I’ve witnessed endless situations when a girl offers a smile or politely thanks a guy for an unwarranted compliment – even though she was uninterested and clearly uncomfortable. I’ve also suffered the cringe-worthy experience of seeing a guy openly outraged when a girl did not offer a response to their comment.
Let me be clear: I am not a cunt, a stuck-up bitch or a dyke because I didn’t pay attention to your catcall. I am a human being who knows that your opinion of who I am after your all-too-long, assessing glance at me, is irrelevant. I’ve reached my boiling point.
Other women have too.
There is even a new account on Instagram (@byefelipe) showcasing various guys berating girls for not responding to their online advancements – as if it is impossible to resist a romantic gesture such as, “hey you’re hawt in that pic with the boobs, wanna ride my magic stick?” Downright shocking a girl wasn’t interested. I mean, that’s probably how Prince Charming proposed after all! Right? #ByeFelipe
Here’s the thing. I feel that many women, myself included, still instinctually feel guilty for their part in the “rejection” process. I too catch myself feeling obligated to thank guys for their attention, even when I don’t want it. At times I find it almost impossible just to say I’m not interested to a guy because I’m nervous he’ll get his feelings hurt – or more often, he will harass me for my decision not to pursue things.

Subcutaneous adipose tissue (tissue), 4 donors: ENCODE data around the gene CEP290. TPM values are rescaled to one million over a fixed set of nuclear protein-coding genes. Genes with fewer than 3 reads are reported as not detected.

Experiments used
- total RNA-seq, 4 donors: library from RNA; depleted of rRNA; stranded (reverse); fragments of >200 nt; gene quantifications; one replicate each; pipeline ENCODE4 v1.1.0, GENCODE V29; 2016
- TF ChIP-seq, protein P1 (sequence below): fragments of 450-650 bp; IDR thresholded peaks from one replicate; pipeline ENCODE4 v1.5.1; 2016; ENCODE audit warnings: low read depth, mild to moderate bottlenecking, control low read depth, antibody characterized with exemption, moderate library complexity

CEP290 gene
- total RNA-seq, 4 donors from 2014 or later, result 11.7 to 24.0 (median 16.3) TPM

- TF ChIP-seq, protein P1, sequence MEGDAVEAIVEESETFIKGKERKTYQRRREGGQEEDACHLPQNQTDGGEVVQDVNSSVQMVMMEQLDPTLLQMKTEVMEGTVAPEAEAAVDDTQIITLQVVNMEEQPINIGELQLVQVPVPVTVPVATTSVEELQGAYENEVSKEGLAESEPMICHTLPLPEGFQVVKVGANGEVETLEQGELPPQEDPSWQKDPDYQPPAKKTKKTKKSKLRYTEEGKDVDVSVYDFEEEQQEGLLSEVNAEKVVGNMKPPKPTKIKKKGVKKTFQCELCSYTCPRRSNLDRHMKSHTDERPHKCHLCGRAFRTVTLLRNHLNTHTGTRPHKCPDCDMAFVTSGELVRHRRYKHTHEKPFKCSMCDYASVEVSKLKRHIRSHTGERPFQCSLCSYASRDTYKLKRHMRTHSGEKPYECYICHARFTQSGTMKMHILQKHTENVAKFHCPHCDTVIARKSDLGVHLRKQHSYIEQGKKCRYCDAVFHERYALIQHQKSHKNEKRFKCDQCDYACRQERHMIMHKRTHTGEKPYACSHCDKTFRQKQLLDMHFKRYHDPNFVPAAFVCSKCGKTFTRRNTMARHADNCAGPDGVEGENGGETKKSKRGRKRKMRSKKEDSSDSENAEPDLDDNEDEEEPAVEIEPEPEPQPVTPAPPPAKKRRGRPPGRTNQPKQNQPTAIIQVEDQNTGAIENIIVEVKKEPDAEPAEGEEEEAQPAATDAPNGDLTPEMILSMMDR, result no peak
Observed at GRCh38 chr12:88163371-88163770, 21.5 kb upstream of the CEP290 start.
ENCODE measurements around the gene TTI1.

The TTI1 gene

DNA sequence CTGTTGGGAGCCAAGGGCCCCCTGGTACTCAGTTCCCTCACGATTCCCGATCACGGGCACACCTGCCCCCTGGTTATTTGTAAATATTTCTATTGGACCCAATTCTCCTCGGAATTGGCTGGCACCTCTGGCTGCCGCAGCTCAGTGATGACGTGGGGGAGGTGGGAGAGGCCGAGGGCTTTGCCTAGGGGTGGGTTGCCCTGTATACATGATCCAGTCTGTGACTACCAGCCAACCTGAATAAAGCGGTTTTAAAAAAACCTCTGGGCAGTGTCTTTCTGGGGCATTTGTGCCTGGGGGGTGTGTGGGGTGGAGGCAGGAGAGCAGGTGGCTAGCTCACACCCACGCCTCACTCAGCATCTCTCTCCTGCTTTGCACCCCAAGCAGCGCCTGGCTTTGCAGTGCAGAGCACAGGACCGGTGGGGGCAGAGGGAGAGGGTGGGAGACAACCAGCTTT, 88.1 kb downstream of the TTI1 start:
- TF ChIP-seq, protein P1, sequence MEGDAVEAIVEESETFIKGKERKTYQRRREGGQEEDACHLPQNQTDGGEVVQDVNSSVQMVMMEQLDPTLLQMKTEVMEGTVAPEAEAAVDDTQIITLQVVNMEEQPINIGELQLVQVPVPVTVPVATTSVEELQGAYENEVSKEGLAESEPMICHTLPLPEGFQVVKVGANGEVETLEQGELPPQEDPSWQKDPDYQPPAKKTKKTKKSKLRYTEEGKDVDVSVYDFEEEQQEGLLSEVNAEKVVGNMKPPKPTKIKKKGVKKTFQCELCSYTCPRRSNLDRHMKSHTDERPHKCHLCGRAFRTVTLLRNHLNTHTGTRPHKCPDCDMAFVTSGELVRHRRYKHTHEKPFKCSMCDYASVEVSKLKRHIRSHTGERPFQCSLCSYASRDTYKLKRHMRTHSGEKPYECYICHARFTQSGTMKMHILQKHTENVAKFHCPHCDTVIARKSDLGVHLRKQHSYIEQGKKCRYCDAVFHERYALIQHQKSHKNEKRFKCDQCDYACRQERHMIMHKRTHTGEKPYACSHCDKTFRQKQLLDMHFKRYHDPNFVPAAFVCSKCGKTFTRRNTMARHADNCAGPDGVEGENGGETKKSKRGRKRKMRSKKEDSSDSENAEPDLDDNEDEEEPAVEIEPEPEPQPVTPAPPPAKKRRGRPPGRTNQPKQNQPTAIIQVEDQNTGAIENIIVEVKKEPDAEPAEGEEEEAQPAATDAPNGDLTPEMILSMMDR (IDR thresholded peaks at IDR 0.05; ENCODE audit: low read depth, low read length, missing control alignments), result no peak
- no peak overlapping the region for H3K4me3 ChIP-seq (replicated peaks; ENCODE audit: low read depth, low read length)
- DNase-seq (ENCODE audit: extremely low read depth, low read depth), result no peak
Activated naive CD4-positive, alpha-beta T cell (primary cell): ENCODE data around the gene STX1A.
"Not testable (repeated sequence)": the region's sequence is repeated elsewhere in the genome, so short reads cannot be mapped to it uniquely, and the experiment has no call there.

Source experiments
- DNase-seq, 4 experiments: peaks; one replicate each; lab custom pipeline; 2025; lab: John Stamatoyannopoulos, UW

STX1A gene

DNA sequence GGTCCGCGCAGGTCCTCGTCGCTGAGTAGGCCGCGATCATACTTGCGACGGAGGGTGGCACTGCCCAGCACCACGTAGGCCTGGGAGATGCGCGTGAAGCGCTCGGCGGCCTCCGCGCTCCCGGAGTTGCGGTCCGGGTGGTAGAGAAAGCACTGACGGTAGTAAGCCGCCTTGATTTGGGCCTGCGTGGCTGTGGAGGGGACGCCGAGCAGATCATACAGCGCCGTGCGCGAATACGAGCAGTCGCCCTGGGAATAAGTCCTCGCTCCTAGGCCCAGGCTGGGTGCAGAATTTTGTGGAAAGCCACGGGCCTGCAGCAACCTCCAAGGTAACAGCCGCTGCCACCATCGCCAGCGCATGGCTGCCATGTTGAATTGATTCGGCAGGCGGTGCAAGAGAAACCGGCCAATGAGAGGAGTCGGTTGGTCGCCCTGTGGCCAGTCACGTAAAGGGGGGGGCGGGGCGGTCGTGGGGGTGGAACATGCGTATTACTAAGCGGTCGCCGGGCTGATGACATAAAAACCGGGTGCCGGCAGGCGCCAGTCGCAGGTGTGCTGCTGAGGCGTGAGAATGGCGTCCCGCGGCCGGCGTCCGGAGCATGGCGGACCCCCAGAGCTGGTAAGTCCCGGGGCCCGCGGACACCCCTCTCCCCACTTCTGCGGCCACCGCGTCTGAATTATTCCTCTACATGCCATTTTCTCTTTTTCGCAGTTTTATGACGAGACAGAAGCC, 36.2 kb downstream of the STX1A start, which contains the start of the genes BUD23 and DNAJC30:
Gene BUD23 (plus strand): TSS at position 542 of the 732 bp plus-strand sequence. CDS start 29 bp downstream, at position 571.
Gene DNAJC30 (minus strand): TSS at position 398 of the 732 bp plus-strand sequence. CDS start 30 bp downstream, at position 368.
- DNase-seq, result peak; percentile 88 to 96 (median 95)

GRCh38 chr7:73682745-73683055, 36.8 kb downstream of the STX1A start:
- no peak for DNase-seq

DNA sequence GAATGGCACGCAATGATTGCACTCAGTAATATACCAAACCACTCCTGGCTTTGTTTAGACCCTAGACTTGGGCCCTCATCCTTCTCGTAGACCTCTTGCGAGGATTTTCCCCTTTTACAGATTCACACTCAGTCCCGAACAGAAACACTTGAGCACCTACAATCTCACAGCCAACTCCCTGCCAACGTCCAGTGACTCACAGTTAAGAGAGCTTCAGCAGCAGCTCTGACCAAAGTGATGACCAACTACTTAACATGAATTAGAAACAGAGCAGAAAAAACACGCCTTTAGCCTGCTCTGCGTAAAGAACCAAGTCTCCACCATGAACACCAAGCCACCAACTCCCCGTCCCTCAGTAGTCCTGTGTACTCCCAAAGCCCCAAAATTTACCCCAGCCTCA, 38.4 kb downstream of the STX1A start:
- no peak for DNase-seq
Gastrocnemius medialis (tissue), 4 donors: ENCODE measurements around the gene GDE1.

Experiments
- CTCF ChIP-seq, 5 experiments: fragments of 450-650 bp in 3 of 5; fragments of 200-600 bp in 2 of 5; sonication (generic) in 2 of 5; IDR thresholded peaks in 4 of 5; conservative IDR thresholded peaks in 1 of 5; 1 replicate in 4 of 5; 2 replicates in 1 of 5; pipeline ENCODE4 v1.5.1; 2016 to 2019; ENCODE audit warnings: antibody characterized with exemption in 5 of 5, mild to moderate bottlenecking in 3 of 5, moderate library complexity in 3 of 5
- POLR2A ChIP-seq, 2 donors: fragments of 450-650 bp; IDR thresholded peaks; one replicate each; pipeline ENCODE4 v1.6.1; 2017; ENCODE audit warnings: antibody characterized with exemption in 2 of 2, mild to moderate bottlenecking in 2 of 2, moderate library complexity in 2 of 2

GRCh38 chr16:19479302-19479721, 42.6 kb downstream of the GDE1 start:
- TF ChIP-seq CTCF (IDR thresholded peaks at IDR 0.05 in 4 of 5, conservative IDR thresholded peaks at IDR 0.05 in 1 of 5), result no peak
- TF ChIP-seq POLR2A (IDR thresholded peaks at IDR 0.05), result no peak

Accepting a drink isn’t entering into a one-evening contract. A date doesn’t have to lead to a kiss at the end of the night. So why do I still hesitate not to oblige by these guidelines? Because I feel like it’s my place.
Until society as a whole, holds men and women to a higher standard and drops the ongoing mindset of “boys will be boys,” thinking it’s harmless behavior, it’s “the way things are,” girls are going to keep growing up with an obligatory mindset towards the opposite sex. People don’t seem to understand that all the little comments and uncomfortable situations and moments when people are silent observers of male aggression add up to mold the self-value and self-concept of both women and men.
A fellow Lady once wrote that she doesn’t want to be an angry feminist, she doesn’t want to be mad at the world. I don’t either. I don’t want to walk around weary of any guy who shows me attention. All I know is something has to change because these days, I am angry.
“You’re not obligated to smile, you’re not obligated to be polite, and you’re not even obligated to be nice.”